Let’s get started!

Lazy Loading

Lazy Loading or deferred loading is undoubtedly one of the best features of Angular and one of the most used by developers. This mechanism allows the load to be split instead of loading the entire application on application startup.


That is, by implementing a script like LazyLoad, the browser loads images and other data only when it appears in the user’s viewport or viewport, for example, when scrolling the browser window or maximize it, since most applications contain more than one page or modules.

Thanks to Angular and this feature, it allows us to easily load only what we need, all you need is for each page to contain its own module and routes.

We can carry out this load according to certain conditions, for example, based on roles, if we implement a specific guard and link it to these specific modules and routes, we will be able to carry out a more complete task.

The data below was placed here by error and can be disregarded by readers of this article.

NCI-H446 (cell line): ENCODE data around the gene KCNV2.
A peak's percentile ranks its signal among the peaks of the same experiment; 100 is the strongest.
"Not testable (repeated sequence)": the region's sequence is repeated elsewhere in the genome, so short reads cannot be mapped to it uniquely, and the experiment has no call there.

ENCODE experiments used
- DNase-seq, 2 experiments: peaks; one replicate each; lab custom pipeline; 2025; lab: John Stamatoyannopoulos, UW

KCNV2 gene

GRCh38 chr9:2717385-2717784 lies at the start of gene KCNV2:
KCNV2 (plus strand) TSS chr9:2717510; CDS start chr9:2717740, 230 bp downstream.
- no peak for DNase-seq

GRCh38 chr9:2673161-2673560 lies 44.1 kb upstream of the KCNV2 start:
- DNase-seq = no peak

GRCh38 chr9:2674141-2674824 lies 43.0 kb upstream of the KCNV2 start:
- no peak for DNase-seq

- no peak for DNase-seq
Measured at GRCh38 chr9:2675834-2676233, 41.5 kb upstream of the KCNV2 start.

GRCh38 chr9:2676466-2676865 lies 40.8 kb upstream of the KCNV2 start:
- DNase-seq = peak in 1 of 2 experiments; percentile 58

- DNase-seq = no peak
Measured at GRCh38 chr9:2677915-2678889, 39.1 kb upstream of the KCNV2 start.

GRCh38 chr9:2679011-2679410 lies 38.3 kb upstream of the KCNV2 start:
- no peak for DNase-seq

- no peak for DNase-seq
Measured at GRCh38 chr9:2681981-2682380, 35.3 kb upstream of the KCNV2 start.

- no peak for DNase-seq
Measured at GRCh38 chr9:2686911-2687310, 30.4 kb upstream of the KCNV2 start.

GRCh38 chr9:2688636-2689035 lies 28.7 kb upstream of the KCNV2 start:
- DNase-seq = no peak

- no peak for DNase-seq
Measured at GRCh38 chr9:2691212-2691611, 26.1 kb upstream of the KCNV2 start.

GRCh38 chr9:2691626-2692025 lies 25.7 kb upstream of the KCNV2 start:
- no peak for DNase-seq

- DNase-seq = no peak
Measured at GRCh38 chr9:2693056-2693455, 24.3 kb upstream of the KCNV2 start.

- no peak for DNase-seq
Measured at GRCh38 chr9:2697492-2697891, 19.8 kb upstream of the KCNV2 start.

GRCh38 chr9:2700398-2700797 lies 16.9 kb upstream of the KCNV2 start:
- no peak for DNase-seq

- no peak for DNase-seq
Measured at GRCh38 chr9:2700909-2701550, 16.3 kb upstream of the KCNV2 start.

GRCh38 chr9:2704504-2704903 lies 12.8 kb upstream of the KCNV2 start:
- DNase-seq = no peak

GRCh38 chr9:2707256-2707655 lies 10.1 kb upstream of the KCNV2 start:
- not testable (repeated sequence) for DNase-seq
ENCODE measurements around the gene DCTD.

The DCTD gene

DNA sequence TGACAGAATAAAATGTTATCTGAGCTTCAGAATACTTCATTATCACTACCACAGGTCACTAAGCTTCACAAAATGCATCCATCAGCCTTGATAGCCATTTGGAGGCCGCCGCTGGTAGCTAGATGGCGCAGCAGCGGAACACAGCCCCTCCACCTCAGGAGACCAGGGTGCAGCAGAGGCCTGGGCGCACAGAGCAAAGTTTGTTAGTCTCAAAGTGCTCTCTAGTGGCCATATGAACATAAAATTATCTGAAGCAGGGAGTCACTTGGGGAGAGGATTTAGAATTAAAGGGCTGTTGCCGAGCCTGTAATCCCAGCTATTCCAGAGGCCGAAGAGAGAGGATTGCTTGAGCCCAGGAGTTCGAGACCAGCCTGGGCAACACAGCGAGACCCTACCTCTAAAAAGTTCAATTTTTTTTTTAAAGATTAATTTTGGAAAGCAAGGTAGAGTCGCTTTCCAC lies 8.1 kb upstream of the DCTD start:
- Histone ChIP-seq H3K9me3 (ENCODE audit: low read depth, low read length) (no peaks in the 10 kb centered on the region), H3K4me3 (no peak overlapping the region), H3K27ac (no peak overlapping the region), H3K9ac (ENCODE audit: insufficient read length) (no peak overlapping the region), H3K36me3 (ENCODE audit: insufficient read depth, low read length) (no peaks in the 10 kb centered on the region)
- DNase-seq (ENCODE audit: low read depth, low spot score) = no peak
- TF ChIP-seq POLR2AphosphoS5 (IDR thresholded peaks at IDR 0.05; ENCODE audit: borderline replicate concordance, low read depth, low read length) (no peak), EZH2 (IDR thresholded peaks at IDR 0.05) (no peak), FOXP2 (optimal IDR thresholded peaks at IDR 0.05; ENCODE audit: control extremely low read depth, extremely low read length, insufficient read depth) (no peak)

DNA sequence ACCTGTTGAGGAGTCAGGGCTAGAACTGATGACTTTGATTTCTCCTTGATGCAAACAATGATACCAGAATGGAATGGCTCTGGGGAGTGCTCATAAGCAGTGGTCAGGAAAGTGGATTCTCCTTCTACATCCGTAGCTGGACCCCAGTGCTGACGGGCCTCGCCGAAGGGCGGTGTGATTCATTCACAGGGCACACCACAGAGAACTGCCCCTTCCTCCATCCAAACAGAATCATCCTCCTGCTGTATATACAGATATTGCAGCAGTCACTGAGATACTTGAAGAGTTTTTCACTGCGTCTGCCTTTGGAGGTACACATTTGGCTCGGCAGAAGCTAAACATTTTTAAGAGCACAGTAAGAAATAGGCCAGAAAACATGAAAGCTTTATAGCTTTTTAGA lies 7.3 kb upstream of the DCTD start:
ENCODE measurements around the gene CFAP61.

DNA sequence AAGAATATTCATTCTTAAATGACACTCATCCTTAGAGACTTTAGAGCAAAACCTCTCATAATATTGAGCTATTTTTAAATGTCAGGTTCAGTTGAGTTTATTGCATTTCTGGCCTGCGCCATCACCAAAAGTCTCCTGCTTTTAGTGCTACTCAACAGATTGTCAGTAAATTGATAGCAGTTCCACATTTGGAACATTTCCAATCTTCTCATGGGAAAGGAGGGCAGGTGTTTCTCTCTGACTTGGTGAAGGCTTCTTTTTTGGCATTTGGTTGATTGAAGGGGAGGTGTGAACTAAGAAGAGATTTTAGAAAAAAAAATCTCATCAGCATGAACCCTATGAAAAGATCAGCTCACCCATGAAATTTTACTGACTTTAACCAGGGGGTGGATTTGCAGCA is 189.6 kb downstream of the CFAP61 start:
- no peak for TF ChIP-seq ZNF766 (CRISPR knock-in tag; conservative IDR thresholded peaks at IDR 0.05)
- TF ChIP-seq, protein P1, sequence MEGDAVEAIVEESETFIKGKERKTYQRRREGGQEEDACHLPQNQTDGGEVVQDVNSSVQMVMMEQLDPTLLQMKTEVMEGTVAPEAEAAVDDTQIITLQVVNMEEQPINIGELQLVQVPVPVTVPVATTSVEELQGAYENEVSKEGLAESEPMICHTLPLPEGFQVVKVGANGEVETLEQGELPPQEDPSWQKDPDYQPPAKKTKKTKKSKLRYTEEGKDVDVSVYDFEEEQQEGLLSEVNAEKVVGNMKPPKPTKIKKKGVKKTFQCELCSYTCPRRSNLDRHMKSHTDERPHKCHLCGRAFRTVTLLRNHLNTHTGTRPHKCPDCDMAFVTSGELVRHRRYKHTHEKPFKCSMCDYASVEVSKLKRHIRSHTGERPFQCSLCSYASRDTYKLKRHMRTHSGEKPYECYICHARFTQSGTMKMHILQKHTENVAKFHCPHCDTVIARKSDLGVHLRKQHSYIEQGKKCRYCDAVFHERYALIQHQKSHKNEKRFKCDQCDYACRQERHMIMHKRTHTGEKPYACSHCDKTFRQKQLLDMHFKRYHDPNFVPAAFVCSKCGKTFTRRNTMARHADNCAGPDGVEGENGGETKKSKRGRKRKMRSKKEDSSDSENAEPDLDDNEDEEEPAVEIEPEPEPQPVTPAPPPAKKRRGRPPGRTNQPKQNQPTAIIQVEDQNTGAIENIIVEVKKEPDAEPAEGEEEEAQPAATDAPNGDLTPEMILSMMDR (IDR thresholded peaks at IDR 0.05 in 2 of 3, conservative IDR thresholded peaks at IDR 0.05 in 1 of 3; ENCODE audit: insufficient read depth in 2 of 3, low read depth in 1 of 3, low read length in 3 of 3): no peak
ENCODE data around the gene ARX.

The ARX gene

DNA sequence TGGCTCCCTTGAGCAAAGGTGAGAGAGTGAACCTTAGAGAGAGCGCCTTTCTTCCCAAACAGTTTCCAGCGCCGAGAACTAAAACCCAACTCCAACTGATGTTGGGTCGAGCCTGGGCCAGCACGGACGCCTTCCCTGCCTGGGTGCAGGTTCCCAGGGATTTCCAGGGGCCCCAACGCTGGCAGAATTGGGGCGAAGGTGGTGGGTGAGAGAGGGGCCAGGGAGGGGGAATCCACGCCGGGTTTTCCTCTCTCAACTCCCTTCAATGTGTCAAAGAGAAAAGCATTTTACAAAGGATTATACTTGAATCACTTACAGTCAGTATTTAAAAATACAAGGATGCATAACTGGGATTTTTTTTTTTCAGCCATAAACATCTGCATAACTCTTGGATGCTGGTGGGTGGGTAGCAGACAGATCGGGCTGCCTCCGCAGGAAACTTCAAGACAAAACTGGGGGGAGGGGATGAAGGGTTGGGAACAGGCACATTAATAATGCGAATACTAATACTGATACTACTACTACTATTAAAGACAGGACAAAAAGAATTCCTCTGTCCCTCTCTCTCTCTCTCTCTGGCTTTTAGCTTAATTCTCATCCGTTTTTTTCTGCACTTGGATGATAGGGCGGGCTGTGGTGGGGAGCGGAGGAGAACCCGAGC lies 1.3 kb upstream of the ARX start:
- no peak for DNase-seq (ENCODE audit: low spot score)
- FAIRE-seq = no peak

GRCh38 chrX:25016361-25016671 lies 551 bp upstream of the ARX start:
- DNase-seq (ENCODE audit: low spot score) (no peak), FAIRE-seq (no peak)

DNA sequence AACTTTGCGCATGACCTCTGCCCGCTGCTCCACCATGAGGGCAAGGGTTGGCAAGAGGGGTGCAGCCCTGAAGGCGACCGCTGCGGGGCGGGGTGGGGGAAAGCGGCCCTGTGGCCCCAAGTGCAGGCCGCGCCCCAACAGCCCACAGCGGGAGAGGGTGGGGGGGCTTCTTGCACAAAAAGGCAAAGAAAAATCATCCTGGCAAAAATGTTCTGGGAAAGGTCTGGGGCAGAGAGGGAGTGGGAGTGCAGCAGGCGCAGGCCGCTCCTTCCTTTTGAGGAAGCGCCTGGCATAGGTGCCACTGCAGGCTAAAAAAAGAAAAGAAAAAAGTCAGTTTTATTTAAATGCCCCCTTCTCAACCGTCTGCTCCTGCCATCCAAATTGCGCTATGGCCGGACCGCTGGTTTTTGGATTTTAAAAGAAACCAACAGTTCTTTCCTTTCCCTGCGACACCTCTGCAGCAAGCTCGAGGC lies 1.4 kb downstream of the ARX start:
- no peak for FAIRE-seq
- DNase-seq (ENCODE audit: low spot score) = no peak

For Angular, manipulating the DOM is always a complex task, and this can be verified thanks to the *ngFor structural directive.

When iterating a list of elements and displaying it in the DOM in an application, what *ngFor does is an equality validation to check if the elements that are in the list have changed, this action is done through references.

In Angular, the TrackBy function allows the user to select a specific key that will be used to parse each list item based on that key. TrackBy is especially useful when you have nested arrays and objects that you want to provide a unique identifier for each.

Thanks to the TrackBy option, Angular detects which elements are added or not to the list.